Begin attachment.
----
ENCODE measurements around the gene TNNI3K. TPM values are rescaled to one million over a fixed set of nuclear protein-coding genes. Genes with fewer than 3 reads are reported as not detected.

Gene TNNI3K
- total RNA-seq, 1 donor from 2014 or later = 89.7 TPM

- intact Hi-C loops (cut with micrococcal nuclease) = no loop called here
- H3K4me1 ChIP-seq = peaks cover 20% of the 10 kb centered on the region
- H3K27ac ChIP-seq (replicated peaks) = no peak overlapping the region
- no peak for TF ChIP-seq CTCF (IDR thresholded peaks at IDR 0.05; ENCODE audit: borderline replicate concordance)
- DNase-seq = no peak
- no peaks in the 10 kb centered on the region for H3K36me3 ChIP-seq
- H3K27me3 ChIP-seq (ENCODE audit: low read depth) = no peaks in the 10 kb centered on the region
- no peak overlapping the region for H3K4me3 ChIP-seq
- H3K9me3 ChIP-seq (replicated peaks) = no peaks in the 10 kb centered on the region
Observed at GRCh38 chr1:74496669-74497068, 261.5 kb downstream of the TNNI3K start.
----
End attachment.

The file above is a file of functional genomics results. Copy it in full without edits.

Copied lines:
ENCODE measurements around the gene TNNI3K. TPM values are rescaled to one million over a fixed set of nuclear protein-coding genes. Genes with fewer than 3 reads are reported as not detected.

Gene TNNI3K
- total RNA-seq, 1 donor from 2014 or later = 89.7 TPM

- intact Hi-C loops (cut with micrococcal nuclease) = no loop called here
- H3K4me1 ChIP-seq = peaks cover 20% of the 10 kb centered on the region
- H3K27ac ChIP-seq (replicated peaks) = no peak overlapping the region
- no peak for TF ChIP-seq CTCF (IDR thresholded peaks at IDR 0.05; ENCODE audit: borderline replicate concordance)
- DNase-seq = no peak
- no peaks in the 10 kb centered on the region for H3K36me3 ChIP-seq
- H3K27me3 ChIP-seq (ENCODE audit: low read depth) = no peaks in the 10 kb centered on the region
- no peak overlapping the region for H3K4me3 ChIP-seq
- H3K9me3 ChIP-seq (replicated peaks) = no peaks in the 10 kb centered on the region
Observed at GRCh38 chr1:74496669-74497068, 261.5 kb downstream of the TNNI3K start.